Well, Dan Coats, former Senator, Republican establishment pick, won the Indiana Republican primary for Bayh's former seat. No surprise there, with four more conservative opponents in the race splitting the vote, three of them relatively fresh faces.
Coats won by slightly more than the combined vote totals of the two last-place finishers. In hindsight, it appears that the only way any of the challengers could have won was for all of them to get together and decide who should continue. I can see why neither Hostettler nor Stutzman wanted to make that move, but for weeks now, Behning and Bates must have known they had no chance whatsoever -- zero, nada, zilch -- of getting the nomination. Why didn't either of them withdraw and throw support to one of the stronger candidates? They couldn't know that would be insufficient -- and who knows, such a move by both of them might have changed the dynamics of the race enough that it would have sufficed.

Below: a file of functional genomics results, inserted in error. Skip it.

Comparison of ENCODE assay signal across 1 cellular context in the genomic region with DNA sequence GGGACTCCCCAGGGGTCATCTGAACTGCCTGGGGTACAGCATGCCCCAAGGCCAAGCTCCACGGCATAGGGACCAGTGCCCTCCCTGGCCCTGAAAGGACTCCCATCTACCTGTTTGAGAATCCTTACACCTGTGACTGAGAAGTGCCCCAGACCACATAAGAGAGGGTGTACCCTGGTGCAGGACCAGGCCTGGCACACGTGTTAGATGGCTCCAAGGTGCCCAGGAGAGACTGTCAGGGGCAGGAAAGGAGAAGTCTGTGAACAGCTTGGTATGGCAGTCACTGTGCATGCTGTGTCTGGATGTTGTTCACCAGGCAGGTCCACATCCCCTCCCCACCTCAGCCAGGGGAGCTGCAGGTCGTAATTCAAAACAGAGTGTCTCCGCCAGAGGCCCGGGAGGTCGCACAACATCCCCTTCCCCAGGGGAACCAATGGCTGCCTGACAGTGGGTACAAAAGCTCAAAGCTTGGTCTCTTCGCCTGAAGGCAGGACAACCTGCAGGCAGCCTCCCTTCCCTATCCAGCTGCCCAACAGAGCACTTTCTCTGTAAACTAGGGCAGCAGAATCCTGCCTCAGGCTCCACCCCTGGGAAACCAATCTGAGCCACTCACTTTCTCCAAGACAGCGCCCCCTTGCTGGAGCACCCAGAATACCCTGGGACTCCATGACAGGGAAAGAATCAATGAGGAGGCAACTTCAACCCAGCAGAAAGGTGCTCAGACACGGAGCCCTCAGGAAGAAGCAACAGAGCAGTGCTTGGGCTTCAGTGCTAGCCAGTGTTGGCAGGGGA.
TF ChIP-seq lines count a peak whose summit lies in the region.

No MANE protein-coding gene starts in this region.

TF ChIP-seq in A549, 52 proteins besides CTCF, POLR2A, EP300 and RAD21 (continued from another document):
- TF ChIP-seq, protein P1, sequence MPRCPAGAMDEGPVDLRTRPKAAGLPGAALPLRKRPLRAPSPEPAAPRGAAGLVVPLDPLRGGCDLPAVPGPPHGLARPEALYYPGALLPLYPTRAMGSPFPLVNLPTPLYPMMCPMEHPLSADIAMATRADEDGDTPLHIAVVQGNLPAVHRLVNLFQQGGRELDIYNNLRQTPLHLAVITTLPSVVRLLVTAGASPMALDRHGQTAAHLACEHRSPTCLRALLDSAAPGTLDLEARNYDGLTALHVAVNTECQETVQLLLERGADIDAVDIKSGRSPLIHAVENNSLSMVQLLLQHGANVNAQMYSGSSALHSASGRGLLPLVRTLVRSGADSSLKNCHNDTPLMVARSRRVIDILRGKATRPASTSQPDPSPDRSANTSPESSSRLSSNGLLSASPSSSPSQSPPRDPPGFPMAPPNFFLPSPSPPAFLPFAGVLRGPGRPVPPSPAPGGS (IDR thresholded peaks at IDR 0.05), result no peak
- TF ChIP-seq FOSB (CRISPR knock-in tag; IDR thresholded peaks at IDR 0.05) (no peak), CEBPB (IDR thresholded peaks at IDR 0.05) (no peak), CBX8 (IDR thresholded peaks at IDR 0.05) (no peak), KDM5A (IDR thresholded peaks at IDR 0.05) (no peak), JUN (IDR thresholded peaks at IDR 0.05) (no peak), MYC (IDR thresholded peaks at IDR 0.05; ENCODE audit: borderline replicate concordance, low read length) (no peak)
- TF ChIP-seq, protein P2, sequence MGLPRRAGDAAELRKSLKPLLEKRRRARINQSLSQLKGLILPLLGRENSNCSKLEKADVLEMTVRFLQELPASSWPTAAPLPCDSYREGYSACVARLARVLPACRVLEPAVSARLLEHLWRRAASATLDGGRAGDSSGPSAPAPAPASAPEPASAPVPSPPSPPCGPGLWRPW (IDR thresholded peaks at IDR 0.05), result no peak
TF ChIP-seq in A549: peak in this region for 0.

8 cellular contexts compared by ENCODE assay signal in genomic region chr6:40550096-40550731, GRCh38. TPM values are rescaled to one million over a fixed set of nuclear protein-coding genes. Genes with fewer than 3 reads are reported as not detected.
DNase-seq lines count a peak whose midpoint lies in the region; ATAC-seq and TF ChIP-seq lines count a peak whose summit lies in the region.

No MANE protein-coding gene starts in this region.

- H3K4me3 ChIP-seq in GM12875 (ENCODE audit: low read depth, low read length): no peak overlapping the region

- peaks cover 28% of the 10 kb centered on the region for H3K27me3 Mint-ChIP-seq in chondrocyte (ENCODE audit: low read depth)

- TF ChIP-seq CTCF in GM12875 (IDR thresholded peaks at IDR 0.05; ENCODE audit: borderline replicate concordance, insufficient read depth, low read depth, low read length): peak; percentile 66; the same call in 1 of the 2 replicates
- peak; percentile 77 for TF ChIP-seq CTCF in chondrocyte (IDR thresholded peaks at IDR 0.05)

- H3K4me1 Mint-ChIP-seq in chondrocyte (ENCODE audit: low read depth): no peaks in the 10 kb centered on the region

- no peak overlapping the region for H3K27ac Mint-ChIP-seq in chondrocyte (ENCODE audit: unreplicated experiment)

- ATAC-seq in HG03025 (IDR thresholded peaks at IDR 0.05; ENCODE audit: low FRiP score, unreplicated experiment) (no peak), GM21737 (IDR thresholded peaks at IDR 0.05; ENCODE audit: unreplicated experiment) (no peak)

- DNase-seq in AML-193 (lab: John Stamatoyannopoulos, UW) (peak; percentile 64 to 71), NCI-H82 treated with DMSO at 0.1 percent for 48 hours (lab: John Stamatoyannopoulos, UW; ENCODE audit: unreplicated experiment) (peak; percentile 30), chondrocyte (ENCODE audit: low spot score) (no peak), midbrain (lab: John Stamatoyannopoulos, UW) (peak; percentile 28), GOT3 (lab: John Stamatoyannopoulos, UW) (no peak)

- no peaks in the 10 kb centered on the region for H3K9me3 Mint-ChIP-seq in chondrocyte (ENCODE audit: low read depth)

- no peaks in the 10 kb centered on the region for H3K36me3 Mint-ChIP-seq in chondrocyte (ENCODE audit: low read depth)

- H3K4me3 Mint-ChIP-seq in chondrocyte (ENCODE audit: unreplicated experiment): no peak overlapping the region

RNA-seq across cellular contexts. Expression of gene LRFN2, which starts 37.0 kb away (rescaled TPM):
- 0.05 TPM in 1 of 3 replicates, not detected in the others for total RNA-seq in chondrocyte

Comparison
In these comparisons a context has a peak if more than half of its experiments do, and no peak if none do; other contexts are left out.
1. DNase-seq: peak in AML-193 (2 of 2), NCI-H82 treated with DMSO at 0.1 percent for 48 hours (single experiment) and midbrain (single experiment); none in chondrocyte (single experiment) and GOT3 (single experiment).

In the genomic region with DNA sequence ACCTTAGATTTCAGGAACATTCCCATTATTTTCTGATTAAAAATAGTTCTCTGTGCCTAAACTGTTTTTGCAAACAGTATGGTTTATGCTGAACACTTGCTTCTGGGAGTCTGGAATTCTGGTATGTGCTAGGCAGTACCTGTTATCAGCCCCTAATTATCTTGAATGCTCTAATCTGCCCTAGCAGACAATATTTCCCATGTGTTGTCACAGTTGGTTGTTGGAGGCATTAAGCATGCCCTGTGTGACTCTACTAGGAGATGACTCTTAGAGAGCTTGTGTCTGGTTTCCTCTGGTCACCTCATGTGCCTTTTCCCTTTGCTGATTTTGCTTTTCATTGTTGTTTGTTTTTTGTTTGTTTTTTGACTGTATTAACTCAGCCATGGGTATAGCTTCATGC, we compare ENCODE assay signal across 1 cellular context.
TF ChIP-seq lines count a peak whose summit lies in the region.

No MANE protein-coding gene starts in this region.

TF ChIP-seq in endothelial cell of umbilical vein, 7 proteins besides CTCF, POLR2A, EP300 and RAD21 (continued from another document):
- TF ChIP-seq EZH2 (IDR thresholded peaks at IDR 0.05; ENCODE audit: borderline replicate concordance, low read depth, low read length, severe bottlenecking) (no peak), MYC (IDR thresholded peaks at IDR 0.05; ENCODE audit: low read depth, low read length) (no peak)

Meanwhile, there's a relatively simple solution to this perennial problem. In multi-candidate races, the way to avoid splitting of the vote is a voting system that allows voters to choose more than one candidate. By far the simplest such system to understand and to implement is approval voting. In approval voting, each voter votes for as many candidates as s/he finds acceptable, and the one with the highest vote total wins. Voters who wanted a candidate with no Congressional experience could have voted for Bates, Behning and Stutzman; voters who wanted a strong candidate with small-government credibility could have voted for Stutzman and Hostettler. In two other Indiana races, State House District 60 and U.S. Congressional District 9, better-known politicos lost to relative newcomers (although in the latter, another split-vote situation almost gave former Congressman Mike Sodrel the victory). With approval voting, Coats might have gone down as well.